April 12, 2021
Still catching up, but I anticipate I will have done so by the time this weekend rolls around.
Table of Contents
Sometimes, the circumstances will show that you had no reason to complain before you did
You have to get a ruling on your objection–though I will point out that there are courts that hold that objections about the conclusory nature of an affidavit can first be raised on appeal
You have to comply with the pertinent rules
Your complaint on appeal must comport with your complaint at trial
Sometimes, the circumstances will show that you had no reason to complain before you did.
Child Support: “The record reflects that in her motion, Mother specifically requested the trial court order Father to pay $214.08 in uninsured medical or healthcare expenses. Father argues Mother did not comply with section 157.002 because she requested the trial court order Father to pay in excess of $214.08 for expenses that were never plead and for which Father had no notice. Mother responds that Father did not file special exceptions to her motion to enforce and thus waived any error. However, Father had no reason to believe he would have needed to specially except to Mother’s pleadings until the time of trial when she sought reimbursement for an amount in excess of $214.08. And, once Father elicited testimony from Mother on cross-examination that she had never sought reimbursement from Father before the hearing, he objected to her seeking reimbursement in an amount over $214.08. Thus, we hold Father did not waive any error.” In the Interest of A.V.T., No. 04-19-00544-CV, 2021 Tex. App. LEXIS 2424, at *3 (Tex. App.—San Antonio Mar. 31, 2021)
You have to get a ruling on your objection–though I will point out that there are courts that hold that objections about the conclusory nature of an affidavit can first be raised on appeal.
Affidavit: “Duffin objected to paragraphs 4-12 of Driskell’s affidavit and requested that they be stricken, maintaining that Driskell’s “sham affidavit” did not establish the essential elements of necessary use or raise a fact issue. Duffin also objected to the affidavit as conclusory.. . . Generally, to preserve an objection for appellate review, the trial court must either make an express or implicit ruling. Tex. R. App. P. 33.1. The trial court did not expressly rule in writing or orally rule on Duffin’s objections to Driskell’s evidence. . . . Duffin’s objections based on Driskill’s alleged “sham affidavit” is an attack on the form of the affidavit, and not its substance, such that it must be first addressed by the trial court. . . . Duffin’s failure to obtain a ruling from the trial court on her sham affidavit and conclusory objections to Driskell’s affidavit failed to preserve error for our review on appeal. See Tex. R. App. P. 33.1(a)(2)(A).” Driskell v. Concrete Raising Corp., No. 14-19-00117-CV, 2021 Tex. App. LEXIS 2389, at *21-23 (Tex. App.—Houston [14th Dist.] Mar. 30, 2021)
You have to comply with the pertinent rules.
Attorney (Withdrawal): “The motion for new trial is devoid of any claim that the trial attorney’s motion to withdraw should have been rejected by the trial court pursuant to Rule 10. . . . Because López’s motion for new trial failed to raise a Rule 10 complaint he did not preserve his claim of error for our review.” López v. Rocky Creek Partners, LLC, No. 04-19-00722-CV, 2021 Tex. App. LEXIS 2435, at *6 (Tex. App.—San Antonio Mar. 31, 2021)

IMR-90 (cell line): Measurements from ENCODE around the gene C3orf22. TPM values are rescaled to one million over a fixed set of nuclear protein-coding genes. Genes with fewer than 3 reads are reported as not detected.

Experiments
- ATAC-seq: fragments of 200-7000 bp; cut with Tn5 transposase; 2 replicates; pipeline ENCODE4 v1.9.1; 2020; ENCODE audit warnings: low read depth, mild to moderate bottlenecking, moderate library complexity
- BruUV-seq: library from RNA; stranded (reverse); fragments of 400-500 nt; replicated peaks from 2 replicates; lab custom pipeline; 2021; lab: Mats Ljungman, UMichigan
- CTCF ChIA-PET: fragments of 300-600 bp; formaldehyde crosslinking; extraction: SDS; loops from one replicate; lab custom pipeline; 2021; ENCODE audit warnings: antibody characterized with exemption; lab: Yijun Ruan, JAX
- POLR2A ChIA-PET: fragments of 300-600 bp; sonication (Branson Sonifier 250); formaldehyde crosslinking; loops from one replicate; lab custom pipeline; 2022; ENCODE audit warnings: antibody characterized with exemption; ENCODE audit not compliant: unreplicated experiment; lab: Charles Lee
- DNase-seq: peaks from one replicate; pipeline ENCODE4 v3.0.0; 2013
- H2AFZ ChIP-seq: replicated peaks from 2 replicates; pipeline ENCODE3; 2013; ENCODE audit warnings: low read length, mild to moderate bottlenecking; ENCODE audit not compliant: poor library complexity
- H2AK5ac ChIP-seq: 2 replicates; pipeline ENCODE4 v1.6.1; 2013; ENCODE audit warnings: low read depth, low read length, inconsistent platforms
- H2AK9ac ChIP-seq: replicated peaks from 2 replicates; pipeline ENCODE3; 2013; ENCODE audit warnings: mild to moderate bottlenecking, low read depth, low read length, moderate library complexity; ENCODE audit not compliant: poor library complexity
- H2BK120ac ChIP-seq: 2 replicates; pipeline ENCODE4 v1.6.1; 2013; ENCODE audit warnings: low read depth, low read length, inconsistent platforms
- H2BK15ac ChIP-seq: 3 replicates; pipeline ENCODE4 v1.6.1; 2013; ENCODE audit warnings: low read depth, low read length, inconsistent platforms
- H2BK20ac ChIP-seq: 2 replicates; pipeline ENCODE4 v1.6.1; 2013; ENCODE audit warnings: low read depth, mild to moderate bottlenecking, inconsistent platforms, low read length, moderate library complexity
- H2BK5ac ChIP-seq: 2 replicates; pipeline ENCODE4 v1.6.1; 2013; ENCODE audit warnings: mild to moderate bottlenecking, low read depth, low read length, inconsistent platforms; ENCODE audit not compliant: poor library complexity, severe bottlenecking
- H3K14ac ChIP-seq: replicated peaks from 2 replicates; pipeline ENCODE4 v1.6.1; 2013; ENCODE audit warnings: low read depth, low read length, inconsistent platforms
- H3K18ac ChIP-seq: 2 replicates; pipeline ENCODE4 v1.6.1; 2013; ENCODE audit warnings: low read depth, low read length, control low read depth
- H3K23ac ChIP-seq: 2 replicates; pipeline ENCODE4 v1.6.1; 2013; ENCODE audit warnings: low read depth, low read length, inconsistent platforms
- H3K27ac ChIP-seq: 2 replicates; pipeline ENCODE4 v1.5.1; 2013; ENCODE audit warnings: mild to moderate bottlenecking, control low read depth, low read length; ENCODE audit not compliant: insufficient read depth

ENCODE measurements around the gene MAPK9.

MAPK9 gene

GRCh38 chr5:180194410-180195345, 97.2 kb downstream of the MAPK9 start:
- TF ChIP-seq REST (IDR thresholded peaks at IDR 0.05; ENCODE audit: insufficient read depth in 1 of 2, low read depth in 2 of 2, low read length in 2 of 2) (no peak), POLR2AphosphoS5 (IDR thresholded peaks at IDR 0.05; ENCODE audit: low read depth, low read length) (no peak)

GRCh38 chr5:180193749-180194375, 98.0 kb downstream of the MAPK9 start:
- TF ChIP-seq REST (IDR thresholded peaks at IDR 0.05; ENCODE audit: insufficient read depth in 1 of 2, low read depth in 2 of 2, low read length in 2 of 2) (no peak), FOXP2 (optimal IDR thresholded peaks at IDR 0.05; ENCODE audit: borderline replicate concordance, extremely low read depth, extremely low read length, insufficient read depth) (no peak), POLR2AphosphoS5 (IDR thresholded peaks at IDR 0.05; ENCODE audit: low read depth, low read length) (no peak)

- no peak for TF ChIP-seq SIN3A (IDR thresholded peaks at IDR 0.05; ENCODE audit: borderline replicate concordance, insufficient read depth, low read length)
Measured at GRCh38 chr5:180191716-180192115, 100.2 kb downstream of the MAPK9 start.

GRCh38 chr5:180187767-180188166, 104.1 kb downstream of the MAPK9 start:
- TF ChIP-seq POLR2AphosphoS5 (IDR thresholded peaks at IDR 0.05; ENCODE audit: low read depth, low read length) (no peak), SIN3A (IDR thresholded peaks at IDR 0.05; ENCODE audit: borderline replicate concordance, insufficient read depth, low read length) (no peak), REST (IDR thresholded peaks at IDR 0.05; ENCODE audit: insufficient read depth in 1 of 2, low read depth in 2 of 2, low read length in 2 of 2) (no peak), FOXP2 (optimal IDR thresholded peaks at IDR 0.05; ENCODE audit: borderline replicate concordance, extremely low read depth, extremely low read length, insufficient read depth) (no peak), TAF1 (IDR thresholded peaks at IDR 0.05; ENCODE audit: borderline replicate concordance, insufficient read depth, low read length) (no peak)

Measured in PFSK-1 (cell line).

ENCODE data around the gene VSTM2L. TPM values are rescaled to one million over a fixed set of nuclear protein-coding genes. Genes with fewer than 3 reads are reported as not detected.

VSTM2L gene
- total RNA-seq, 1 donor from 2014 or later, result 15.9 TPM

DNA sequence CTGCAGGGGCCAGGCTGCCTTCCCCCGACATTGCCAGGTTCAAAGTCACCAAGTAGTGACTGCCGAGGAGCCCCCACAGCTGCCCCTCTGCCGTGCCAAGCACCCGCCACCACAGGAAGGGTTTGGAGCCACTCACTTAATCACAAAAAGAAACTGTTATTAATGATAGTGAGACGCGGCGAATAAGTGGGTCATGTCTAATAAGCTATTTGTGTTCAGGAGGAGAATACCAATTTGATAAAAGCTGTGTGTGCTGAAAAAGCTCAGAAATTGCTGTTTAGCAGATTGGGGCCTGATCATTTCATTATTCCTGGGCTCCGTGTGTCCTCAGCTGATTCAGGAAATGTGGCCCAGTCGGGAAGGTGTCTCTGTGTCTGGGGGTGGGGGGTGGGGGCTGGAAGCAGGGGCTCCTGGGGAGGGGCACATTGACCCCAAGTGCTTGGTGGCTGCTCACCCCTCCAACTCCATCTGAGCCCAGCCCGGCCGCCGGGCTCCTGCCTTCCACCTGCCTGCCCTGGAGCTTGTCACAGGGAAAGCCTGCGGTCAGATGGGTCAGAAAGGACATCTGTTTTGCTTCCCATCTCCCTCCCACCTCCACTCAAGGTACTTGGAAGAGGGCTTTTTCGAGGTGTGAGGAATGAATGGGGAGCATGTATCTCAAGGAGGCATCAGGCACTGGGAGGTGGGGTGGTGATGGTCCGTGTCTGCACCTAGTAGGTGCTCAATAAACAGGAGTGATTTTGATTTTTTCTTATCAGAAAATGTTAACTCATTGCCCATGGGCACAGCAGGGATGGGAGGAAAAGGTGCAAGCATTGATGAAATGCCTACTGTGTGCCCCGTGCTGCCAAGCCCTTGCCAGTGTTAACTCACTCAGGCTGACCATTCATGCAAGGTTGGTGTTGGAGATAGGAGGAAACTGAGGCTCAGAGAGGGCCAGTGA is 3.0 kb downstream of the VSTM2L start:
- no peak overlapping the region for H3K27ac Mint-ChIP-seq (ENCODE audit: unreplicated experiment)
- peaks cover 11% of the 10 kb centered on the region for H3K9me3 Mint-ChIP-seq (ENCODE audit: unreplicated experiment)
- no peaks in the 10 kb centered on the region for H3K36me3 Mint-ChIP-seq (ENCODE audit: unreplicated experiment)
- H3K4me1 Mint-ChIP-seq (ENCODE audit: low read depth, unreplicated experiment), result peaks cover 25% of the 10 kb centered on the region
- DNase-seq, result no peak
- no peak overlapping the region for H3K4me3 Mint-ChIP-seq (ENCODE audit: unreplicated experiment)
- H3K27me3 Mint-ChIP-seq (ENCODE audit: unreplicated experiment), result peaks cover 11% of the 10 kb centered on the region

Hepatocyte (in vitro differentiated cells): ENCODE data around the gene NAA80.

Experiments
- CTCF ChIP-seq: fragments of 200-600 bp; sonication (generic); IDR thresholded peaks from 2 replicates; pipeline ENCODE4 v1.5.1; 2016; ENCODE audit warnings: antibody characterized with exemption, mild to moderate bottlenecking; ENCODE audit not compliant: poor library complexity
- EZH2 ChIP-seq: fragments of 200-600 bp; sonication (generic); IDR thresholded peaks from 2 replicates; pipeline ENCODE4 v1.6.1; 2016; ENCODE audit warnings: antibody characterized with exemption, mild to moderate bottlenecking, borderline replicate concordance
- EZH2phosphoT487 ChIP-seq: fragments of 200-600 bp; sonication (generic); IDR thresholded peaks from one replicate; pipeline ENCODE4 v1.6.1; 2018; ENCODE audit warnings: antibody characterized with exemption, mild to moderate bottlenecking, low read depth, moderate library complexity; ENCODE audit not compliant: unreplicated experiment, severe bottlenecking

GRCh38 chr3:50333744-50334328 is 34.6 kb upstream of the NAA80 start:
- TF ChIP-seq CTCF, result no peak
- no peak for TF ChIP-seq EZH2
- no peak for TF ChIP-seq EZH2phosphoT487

Necessary Party: “Hernandez did not raise the alleged absence of a necessary party by a verified plea in abatement or by special exception and did not make any attempt to implead or substitute the temporary [*12] administrator as a party. See Tex. R. Civ. P. 93(4); Khalilnia v. Fed. Home Loan Mortg. Corp., No. 01-12-00573-CV, 2013 Tex. App. LEXIS 2991, 2013 WL 1183311, at *4 (Tex. App.—Houston [1st Dist.] Mar. 21, 2013, pet. denied) (mem. op.). Hernandez did not specifically raise the alleged failure to join the temporary administrator until her response to the motion for summary judgment. This was insufficient to preserve the issue for review.” Hinojosa v. Fin. of Am. Reverse, LLC, No. 04-19-00787-CV, 2021 Tex. App. LEXIS 2438, at *11-12 (Tex. App.—San Antonio Mar. 31, 2021)
Summary Judgment: “To preserve her complaint for our consideration on appeal, Arliscia needed to raise this argument in her response to Seiler’s motion for partial summary judgment. See Tex. R. Civ. P. 166a(c) (“Issues not expressly presented to the trial court by written motion, answer[,] or other response shall not be considered on appeal as grounds for reversal.”); . . . .She did not. And to the extent Arliscia complains of an error in the judgment, Arliscia needed to inform the trial court of her objection by a motion to amend or correct the judgment, a motion for new trial, or some other similar method to preserve error. . . . Arliscia has done neither. As such, this argument is waived. See Tex. R. App. P. 33.1(a);” In the Estate of Irving, No. 13-20-00081-CV, 2021 Tex. App. LEXIS 2501, at *9 (Tex. App.—Corpus Christi Apr. 1, 2021)
Your complaint on appeal must comport with your complaint at trial.
Evidence: “At trial, Guest lodged a hearsay objection to this evidence but did not object that the evidence was inadmissible under Rule 410. Because Guest’s argument on appeal that Rule 410 prohibited the admission of his no-contest plea does not comport with the ground he asserted at trial, Guest has failed to preserve his complaint for appellate review. See Tex. R. App. P. 33.1(a)(1). We overrule Guest’s fourth issue.” In re Commitment of Guest, No. 02-19-00295-CV, 2021 Tex. App. LEXIS 2572, at *29 (Tex. App.—Fort Worth Apr. 1, 2021)
All for now. Y’all stay safe and well.
Yours, Steve Hayes